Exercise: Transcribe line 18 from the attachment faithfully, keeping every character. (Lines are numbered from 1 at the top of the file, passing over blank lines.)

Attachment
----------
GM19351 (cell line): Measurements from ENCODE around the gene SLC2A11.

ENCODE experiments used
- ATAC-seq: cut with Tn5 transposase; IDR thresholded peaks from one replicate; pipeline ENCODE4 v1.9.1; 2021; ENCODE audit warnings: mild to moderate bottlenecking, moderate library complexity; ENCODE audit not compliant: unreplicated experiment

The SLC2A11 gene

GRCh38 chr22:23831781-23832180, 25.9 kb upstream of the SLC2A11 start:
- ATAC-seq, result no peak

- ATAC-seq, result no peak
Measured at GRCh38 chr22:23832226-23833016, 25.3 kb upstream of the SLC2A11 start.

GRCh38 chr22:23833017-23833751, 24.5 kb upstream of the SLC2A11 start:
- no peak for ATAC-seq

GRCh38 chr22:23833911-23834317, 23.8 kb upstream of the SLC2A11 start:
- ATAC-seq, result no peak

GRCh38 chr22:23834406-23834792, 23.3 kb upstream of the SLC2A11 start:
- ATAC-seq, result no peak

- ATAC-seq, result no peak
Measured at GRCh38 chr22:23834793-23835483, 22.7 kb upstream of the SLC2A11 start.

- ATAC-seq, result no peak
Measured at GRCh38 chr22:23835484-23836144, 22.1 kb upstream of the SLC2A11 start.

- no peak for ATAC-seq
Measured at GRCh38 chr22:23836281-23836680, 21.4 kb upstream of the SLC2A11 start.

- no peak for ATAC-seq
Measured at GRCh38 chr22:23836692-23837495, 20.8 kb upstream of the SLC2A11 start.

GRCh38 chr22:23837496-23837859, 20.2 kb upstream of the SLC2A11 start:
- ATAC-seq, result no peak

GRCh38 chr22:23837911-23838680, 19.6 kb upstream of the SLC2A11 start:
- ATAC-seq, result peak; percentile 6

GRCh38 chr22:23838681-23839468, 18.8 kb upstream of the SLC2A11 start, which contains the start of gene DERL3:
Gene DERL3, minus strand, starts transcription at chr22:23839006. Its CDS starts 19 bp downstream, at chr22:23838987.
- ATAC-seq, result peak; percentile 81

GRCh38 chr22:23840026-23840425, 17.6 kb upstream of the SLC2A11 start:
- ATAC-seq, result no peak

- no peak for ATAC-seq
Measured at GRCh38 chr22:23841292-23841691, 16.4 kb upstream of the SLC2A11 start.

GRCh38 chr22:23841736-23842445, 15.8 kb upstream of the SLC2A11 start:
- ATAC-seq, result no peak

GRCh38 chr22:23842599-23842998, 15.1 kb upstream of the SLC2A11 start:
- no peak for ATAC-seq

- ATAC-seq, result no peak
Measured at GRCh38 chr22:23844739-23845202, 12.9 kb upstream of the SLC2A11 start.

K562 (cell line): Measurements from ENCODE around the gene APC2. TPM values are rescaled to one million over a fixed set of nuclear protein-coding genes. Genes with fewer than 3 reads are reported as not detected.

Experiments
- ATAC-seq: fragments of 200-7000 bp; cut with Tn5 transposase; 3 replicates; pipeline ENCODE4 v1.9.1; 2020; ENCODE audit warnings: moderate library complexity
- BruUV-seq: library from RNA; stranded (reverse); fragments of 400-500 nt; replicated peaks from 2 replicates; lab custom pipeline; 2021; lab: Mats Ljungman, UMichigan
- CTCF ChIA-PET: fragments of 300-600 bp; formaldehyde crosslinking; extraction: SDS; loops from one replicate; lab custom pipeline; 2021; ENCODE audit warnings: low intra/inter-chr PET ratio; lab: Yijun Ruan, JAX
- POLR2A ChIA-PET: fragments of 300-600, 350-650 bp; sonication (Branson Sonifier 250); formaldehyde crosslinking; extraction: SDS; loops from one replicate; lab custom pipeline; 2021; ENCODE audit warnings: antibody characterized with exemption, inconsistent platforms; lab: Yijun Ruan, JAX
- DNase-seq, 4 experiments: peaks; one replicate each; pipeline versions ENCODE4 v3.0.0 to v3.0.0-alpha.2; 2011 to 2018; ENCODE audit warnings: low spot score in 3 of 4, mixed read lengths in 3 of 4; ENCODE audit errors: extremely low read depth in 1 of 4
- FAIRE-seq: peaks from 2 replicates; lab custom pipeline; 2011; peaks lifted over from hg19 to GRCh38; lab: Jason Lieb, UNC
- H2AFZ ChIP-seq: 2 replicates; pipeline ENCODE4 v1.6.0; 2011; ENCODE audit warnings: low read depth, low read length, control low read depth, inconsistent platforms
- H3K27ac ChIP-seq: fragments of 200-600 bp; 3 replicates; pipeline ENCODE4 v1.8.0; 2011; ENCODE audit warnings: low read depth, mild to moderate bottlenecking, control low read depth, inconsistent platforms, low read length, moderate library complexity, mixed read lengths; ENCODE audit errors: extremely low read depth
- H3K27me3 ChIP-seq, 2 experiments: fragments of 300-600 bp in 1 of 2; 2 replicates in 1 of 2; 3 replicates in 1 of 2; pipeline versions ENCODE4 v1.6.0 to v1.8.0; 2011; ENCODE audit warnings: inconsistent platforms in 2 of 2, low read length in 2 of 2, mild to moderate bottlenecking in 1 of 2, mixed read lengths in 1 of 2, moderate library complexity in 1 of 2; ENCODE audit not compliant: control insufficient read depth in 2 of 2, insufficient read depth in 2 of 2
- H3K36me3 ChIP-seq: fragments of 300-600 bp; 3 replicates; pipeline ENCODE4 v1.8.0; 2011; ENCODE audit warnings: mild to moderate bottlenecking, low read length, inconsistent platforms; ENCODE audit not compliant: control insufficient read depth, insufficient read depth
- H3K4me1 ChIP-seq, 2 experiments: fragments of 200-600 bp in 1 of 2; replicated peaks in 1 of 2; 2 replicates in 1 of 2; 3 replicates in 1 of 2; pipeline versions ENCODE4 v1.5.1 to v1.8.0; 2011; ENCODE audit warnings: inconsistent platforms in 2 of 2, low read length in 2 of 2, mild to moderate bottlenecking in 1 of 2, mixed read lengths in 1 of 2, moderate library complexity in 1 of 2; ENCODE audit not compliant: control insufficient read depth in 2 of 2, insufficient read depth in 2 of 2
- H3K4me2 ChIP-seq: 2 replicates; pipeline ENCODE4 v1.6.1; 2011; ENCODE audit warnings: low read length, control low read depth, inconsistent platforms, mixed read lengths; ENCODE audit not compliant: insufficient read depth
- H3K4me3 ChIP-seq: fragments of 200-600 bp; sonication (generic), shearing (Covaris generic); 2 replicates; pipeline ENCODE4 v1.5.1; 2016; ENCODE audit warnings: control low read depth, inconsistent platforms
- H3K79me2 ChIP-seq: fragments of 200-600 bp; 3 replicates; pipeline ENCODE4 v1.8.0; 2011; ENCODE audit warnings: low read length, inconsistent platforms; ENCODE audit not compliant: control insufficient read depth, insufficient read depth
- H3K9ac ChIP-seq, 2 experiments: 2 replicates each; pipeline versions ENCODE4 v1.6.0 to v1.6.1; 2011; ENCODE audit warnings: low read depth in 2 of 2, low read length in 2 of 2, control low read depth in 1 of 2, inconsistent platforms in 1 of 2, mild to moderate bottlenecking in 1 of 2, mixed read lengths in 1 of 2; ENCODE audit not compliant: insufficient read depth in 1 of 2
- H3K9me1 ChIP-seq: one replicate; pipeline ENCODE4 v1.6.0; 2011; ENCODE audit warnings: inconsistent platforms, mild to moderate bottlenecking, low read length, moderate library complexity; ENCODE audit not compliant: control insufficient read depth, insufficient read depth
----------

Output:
Measured at GRCh38 chr22:23835484-23836144, 22.1 kb upstream of the SLC2A11 start.